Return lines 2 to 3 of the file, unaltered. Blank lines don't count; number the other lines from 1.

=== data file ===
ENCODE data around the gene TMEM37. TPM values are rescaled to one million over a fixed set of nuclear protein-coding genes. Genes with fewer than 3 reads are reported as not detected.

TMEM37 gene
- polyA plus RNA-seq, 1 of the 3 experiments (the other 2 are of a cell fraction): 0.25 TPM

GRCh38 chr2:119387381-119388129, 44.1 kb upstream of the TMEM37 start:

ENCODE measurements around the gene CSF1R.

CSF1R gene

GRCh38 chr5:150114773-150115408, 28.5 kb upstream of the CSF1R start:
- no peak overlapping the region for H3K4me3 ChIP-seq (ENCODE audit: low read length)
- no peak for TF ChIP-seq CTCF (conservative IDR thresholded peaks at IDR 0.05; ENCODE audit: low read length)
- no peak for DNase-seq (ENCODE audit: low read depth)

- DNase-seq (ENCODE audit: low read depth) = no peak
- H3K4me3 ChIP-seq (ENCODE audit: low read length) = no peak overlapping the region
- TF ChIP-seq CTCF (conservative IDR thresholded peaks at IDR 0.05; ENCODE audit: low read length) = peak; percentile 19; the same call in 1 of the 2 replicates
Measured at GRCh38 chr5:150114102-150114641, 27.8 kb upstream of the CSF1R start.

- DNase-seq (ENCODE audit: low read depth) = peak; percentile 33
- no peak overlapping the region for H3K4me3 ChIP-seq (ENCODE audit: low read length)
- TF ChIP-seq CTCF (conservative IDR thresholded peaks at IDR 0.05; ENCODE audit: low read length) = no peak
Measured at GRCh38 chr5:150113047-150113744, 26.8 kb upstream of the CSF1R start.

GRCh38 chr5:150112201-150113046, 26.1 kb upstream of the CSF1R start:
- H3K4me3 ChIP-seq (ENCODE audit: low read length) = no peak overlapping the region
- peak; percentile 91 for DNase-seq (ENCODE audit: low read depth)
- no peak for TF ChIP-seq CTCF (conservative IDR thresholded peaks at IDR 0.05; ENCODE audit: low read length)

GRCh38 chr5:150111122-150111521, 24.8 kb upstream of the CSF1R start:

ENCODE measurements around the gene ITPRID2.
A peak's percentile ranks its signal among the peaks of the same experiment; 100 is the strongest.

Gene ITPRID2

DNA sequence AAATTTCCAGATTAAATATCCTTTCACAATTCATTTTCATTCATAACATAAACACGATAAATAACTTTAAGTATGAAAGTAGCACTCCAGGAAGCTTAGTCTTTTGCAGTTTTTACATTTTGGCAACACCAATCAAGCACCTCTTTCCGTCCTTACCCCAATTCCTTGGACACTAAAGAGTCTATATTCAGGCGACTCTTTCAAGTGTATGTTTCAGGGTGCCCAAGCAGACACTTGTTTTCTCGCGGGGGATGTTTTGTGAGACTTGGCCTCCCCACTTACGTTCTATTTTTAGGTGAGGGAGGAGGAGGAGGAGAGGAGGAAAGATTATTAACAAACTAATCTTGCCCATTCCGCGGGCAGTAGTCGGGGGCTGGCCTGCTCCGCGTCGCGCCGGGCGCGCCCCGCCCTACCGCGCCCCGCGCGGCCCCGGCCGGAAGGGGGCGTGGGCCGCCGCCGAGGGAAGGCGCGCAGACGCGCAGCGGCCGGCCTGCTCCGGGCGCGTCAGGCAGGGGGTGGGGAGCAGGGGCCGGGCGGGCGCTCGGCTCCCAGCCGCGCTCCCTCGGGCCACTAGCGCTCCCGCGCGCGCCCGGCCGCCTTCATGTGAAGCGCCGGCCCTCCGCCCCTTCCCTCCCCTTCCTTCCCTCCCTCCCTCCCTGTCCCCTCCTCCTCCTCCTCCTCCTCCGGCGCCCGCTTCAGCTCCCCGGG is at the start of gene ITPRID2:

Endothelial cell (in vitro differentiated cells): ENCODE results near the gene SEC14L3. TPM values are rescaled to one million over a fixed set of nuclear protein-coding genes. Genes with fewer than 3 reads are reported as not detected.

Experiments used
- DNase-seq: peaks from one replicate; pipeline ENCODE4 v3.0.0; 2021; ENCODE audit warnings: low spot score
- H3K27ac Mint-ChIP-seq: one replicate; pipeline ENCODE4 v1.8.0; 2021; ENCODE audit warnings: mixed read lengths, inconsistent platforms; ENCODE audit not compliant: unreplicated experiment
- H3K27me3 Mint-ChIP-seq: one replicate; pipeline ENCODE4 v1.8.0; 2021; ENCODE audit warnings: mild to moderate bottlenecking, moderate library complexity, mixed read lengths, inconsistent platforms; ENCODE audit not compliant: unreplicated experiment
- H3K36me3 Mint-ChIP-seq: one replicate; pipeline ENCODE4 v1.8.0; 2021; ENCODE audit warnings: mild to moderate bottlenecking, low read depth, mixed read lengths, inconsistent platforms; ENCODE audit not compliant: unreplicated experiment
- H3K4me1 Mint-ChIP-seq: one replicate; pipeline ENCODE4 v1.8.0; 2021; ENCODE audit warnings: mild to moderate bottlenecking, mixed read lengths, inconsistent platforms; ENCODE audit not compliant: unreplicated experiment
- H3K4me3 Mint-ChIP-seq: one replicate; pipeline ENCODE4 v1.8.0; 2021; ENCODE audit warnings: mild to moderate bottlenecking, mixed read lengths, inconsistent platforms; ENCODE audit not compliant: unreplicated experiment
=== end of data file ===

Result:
TMEM37 gene
- polyA plus RNA-seq, 1 of the 3 experiments (the other 2 are of a cell fraction): 0.25 TPM